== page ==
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[Source: Reproduction from The Journal of the British Society for Phenomenology, Vol. 18 No. I, January 1987, pp. 3-5. http://www.siue.edu/BSP/journal.htm]

By JEAN-PAUL SARTRE

17 April, 1972

Dear Comrades,

I read your book with the greatest interest. In it I found not only the sole possible radicalization of anti-psychiatry, but a coherent practice which aims at replacing the so-called "cures" of mental illness. To put things generally, what Marx called alienation-a general fact in capitalist society - you have given the name illness. It seems to me that you are right. In 1845, Engels wrote in Situation ofthe Working Class: "[industrialization has created a world in which] a race can only exist once it has been dehumanized, degraded, rendered physically morbid and lowered to a bestial level both intellectually and morally". As atomizing forces applied themselves to systematically degrading a class of men into sub-men, from the exterior as well as the interior, one can understand how the ensemble of persons of whom Engels spoke has been affected by the "illness"; it can be grasped at one and the same time as an injury that wage-earners are made to suffer, and as a revolt of life against this injury which tends to reduce them to the condition of object. Since 1845 things have changed profoundly, but alienation remains and will remain as long as there is a capitalist system; since it is, as you say, the "condition and result" of economic production.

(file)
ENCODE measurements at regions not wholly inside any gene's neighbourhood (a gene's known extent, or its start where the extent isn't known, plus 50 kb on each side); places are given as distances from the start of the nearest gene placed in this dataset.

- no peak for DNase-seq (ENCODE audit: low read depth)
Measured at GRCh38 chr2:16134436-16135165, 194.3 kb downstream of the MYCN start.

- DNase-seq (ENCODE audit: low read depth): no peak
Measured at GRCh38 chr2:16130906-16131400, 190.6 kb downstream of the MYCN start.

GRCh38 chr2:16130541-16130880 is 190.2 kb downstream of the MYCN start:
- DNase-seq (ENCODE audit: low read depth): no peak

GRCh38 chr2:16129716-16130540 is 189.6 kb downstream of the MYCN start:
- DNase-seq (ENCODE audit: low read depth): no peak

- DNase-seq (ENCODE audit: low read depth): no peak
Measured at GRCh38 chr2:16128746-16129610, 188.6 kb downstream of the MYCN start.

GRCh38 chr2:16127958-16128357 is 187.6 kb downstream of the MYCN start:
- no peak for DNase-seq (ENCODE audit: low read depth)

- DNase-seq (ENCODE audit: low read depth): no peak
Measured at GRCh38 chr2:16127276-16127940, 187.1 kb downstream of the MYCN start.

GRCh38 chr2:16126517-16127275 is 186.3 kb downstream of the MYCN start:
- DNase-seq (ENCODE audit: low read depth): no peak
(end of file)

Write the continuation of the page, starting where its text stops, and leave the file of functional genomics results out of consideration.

Illness, you say, is the only form of life possible in capitalism. The psychiatrist is at once a wage-earner and a sick person like everyone else. The ruling class has simply given him the power to "cure" or intern. Obviously, the cure cannot, in our regime, be the suppression of the illness: it is the capacity to continue producing all the while remaining ill. Thus in our society there are the sane and the cured (two categories of ill persons who are unaware of themselves, and who observe the norms of production) and, on the other hand, the identified "ill persons"-- those whose disturbed revolt places them outside the conditions of production and against the wage given the psychiatrist. This policeman begins by outlawing them, in so far as he refuses them their most elementary rights. He is a natural accessory to atomizing forces: he considers individual cases in isolation, as if psychoneurotic disturbances were the characteristic detects of certain subjectivities, their particular destinies. Thus bringing together ill persons who seem to look alike as singular beings, he studies diverse behaviours-which are only effects-and the connection between them, thereby constituting nosological entities that he treats as illnesses and then submits to a classification. The ill person is thus atomized in so far as he is thrown into a particular category (schizophrenic, paranoic, etc.), in which are found other ill persons with whom he cannot relate socially, since they are all considered as identical exemplars of the same psychoneurosis.